Judgement reserved in trial of couple on terror charges

Orla O'Hanlon is charged along with Keith McCannon
Orla O'Hanlon is charged along with Keith McCannon

Judgment was on Thursday reserved in a Belfast Crown Court trial involving a Co Armagh couple accused of terrorist offences.

Keith McConnan, 21, and 20-year old Orla O’Hanlon were charged with a string of offences, including the preparation of terrorist acts - namely making a bomb - after their Forkhill home was searched by police officers acting under the Justice and Security Act in December 2013.

During the search several items including an industrial grinder and a complete Timer Power Unit were seized, along with crushed ammonium nitrate fertiliser.

Both McConnan, from Tievecom Road in Forkhill and O’Hanlon, whose address was given as Church Road in the village, denied the host of offences levelled against them.

Presided over by Her Honour Judge Sandra Crawford, the non-jury Diplock trial heard it was the Crown’s case the grinder had been used to grind down the ammonium nitrate fertiliser.

The Crown also made the case that the combination of the items and explosives found in the premises indicated that the occupants of the house - McCannon and O’Hanlon - were “committing acts ... for the preparation of manufacturing explosives and making a bomb.”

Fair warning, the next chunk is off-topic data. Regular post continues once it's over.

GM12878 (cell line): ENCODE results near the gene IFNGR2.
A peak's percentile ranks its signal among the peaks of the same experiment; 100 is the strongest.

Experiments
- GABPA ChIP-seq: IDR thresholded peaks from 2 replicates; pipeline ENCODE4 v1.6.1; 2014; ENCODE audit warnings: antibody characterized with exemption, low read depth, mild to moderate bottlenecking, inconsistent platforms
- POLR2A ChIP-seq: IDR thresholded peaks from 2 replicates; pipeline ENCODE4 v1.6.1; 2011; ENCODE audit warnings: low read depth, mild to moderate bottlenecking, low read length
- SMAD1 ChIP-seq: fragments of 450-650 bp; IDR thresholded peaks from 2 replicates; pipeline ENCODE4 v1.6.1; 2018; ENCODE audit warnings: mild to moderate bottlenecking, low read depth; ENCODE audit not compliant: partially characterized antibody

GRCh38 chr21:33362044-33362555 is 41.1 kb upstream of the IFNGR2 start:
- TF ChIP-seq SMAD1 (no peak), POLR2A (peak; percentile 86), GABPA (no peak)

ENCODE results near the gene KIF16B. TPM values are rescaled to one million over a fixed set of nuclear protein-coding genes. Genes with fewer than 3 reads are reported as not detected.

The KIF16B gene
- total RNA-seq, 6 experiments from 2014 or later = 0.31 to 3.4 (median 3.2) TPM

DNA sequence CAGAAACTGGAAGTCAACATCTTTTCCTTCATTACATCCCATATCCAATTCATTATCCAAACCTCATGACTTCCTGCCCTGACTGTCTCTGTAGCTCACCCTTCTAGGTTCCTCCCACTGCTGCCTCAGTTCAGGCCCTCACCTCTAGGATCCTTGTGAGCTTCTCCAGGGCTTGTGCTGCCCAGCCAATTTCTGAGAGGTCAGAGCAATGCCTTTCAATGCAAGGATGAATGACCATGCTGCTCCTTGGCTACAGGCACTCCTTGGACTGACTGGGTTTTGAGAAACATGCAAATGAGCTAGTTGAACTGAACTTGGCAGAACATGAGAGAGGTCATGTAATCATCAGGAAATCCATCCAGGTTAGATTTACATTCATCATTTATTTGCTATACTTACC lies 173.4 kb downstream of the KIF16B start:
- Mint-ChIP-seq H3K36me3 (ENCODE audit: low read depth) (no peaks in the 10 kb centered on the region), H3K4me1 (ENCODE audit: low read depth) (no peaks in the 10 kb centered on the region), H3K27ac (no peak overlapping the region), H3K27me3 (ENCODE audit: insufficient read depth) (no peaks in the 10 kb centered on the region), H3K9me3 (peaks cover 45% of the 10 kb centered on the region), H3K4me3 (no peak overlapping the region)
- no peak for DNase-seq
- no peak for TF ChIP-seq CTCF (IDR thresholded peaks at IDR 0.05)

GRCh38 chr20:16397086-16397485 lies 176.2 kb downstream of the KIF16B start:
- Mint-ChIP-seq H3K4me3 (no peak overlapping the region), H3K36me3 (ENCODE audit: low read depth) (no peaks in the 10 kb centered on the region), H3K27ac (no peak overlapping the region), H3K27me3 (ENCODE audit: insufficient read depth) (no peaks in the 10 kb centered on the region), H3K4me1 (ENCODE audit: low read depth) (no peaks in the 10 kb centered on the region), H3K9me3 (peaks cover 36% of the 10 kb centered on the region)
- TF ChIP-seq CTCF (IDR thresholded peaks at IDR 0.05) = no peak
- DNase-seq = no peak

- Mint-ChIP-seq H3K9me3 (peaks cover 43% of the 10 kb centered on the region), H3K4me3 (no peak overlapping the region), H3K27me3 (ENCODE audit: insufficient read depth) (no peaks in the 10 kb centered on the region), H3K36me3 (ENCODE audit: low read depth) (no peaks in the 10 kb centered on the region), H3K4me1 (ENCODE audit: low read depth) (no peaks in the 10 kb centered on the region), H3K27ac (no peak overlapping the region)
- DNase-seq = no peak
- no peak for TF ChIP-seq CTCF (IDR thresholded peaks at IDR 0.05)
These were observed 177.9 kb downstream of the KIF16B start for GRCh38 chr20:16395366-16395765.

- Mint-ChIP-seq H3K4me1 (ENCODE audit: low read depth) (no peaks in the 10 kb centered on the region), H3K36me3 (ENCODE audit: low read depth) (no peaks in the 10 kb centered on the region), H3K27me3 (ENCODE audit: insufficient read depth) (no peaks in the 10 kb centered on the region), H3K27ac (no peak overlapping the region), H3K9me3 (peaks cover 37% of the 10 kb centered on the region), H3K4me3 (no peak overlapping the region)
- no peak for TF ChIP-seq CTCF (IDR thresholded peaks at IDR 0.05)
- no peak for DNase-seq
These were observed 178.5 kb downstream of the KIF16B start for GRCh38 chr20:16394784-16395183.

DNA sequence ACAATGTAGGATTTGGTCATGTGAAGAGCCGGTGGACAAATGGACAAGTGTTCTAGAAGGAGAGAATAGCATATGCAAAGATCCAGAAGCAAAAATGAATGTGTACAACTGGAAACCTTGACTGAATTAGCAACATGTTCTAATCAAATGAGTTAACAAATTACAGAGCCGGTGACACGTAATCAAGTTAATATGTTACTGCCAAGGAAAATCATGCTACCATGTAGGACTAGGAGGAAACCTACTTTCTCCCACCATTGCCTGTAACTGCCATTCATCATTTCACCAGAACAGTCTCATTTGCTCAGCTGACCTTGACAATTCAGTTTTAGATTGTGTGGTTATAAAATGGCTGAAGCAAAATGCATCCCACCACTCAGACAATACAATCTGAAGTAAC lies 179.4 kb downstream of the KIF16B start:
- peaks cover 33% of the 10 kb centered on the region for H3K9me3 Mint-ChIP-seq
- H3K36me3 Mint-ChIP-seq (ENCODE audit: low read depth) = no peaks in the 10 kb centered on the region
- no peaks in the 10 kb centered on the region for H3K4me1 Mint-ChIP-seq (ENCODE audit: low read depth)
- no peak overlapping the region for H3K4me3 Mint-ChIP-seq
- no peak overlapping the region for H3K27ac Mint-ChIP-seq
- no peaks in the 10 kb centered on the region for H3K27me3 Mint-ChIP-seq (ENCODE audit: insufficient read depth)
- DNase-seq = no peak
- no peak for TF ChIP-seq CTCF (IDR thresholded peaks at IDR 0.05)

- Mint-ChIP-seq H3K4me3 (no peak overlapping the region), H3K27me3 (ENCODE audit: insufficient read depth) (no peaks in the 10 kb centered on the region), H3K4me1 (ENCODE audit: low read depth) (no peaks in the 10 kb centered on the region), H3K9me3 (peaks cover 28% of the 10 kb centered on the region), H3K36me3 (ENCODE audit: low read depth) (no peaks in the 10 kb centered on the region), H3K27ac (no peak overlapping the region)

Closing the prosecution case, Judge Crawford was informed that two charges that the couple initially faced - namely making explosives with intent to endanger life, and possessing explosives with intent to endanger life - were no longer being proceeded with.

During the trial, McConnan gave evidence and claimed that he did use a grinder but claimed he sabotaged any plans to make explosives.

He also made the case that he was acting under duress from a man he would only name as Mr X.

O’Hanlon admitted knowing about the presence of the grinder in her home and owning it - but her barrister argued that there was no evidence to suggest she was present when the ammonium nitrate was ground up.

The barrister said that in the case of his client, the Crown had “failed to prove beyond reasonable doubt” that O’Hanlon was in possession of any of the “offending articles”.